Abbott and Costello’s famous comedy routine ‘Who’s on First’ is a cherished slice of baseball popular culture.
It has been copied and adapted with varying degrees of success over the years. Illustrator John Martz is the latest person to take on the task of living up to Abbott and Costello’s extraordinary performance of the routine and he more than does their memory justice.
The book is primarily designed with children in mind, but the adults reading along with them – and the adults who pick up the book for their own pleasure – will get just as much enjoyment from it.
The routine plays out over the course of 40 generously sized pages, giving Martz plenty of space on which to let his imagination flow.
In Martz’s version, the characters of the routine take the form of animals, birds and reptiles. The coach, Abbott in the original sketch, is turned into a tall brown bear, whilst the inquisitive Costello wanting to know ‘Who’s on First?’ becomes a white rabbit.
The expressions of Abbott and Costello are priceless as both become more and more frustrated by their inability to understand each other. The one danger with a print version of the routine is that it can obscure the rhythm and flow that makes its enactment so funny. Martz deals with this expertly by building up each element of the routine to a considered crescendo, often letting each punch line (if you can quite call them that) sink in by using one whole page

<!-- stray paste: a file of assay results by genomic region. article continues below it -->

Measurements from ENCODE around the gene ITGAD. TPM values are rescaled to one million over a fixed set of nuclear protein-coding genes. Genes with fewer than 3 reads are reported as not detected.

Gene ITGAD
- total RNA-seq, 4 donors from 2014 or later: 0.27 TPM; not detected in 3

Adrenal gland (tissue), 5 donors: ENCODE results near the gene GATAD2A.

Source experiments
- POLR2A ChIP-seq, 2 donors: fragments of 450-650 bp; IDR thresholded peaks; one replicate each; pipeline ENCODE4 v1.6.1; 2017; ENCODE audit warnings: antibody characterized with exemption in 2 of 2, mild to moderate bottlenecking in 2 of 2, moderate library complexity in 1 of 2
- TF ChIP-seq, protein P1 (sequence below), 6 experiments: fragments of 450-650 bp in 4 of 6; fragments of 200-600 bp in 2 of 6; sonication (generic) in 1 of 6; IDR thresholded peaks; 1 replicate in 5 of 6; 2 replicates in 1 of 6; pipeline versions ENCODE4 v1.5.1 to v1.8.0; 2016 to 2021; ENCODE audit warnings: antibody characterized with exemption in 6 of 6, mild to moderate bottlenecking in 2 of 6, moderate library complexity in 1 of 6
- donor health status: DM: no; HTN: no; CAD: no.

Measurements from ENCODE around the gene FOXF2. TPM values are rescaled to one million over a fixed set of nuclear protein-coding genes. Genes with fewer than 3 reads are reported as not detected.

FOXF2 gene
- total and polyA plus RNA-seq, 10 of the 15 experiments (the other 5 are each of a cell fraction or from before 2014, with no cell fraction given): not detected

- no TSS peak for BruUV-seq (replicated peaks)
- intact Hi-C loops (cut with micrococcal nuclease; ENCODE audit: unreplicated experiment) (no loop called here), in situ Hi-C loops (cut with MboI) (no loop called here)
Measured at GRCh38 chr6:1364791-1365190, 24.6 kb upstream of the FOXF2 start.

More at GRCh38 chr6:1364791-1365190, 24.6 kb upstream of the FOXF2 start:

Abbott’s first run through of his men on first, second and third is met by a brilliant full-page picture of the rabbit Costello’s bemused face, whilst later on a full-page spread is left uncluttered beyond the pair screaming “THIRD BASE!” in unison.
The fun, colourful characters and backgrounds will catch any child’s eye and Martz helps the routine along by signposting every new ‘name’ with a picture of every player, as if looking at you from the back of a baseball card. Abbott’s reply of “Why” to Costello’s question as to the name of the team’s centre-fielder is made all the funnier by the baseball-cap-wearing crocodile appearing alongside the speech bubble.
Matching the clever and hilarious script of Abbott and Costello with Martz’s engaging animal characters is a winning combination, coming with the added bonus of giving a baseball-loving parent an excellent opportunity to surreptitiously introduce the sport to their young ones.
What more could you want from a baseball-related illustrated book?
Have you read “Who’s on First”? Feel free to share your thoughts in the comments section below. Can you recommend any other similar books? If so, let us know.